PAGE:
Vicente-Pérez, Osorio-Marín, López-Baca, Avendaño-Reyes, Correa-Calderón, Mellado, Lara-Rivera, Meza-Herrera, and Macías-Cruz: Peri-Conceptional undernutrition in twin bearing ewes: Effect on early fetal growth and birth weight



Introduction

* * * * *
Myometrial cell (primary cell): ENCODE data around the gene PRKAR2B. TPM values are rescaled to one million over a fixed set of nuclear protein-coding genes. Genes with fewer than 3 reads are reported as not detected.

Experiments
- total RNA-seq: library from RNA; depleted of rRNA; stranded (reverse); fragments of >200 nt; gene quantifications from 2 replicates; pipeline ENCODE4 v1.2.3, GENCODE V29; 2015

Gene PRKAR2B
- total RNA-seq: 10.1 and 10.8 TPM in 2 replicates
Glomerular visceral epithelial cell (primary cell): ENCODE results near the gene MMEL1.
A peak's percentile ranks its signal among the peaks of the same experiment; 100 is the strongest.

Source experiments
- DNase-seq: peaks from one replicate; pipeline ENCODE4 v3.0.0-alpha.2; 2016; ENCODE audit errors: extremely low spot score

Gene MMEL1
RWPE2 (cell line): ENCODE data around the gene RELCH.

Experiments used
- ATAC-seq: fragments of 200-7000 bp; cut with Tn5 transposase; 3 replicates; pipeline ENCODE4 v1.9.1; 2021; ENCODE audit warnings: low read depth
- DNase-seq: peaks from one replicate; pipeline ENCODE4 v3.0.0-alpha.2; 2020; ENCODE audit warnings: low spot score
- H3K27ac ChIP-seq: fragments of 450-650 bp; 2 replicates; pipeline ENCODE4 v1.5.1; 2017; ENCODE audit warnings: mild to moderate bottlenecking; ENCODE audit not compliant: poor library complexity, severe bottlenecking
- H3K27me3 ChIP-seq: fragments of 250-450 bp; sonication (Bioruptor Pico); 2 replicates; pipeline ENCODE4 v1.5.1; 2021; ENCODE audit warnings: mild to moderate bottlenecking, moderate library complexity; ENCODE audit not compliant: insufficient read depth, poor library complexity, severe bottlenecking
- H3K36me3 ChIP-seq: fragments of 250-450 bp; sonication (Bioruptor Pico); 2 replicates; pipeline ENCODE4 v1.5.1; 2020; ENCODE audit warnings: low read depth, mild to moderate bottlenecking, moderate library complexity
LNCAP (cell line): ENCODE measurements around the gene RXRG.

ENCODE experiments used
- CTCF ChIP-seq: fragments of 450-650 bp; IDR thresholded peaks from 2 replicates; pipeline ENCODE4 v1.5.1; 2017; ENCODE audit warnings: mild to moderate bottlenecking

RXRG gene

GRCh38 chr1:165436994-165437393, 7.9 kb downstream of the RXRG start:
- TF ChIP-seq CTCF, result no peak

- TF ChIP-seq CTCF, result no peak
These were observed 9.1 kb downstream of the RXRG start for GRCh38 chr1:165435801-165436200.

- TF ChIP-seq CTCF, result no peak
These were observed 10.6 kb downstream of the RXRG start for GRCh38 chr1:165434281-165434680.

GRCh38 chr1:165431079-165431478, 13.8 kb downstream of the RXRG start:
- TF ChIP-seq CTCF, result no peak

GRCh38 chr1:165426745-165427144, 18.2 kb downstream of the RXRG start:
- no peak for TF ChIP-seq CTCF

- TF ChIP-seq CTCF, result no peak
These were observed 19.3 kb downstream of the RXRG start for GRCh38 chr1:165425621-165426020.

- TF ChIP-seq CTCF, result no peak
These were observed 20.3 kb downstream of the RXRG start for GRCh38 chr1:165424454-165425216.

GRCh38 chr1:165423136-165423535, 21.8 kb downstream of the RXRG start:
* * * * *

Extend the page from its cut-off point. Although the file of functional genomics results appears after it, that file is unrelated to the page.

The productive, reproductive and immunological capacity of the sheep throughout their postnatal life has a direct relation with the uterine environment in which they develop during the gestation. The nutritional status of pregnant ewes is the main factor related to alterations in the uterine environment, and fetal development and growth (Martin et al. 2004). In this sense, appropriate and strategic feeding before and during critical times of pregnancy ensures a correct development of the offspring in their pre- and post-natal life (Lassoued et al. 2004, Corner-Thomas et al. 2014). Maternal nutritional restriction around peri-conception has been related to alterations in the fetal growth during the last third of pregnancy (Bloomfield et al. 2004, Rumball et al. 2009), as well as post-natal problems of diseases, slow growth and low fertility in young and adult sheep (Cleal et al., 2007). Maternal peri-conceptional malnutrition has also been reported to alter fetal growth trajectory, but not birth weight (Bloomfield et al. 2013). The foregoing is due to the fact that malnutrition of the ewes during conception alters fetal programming in the early embryonic stage, which confers on the fetus physiological and metabolic adaptations that favor its survival under limited nutrient availability scenarios (Morrison et al. 2010). Although, the development of these adaptations are not completely beneficial, considering that they affect the functional competence of offsprings both in pre- and post-birth (Fleming et al. 2012).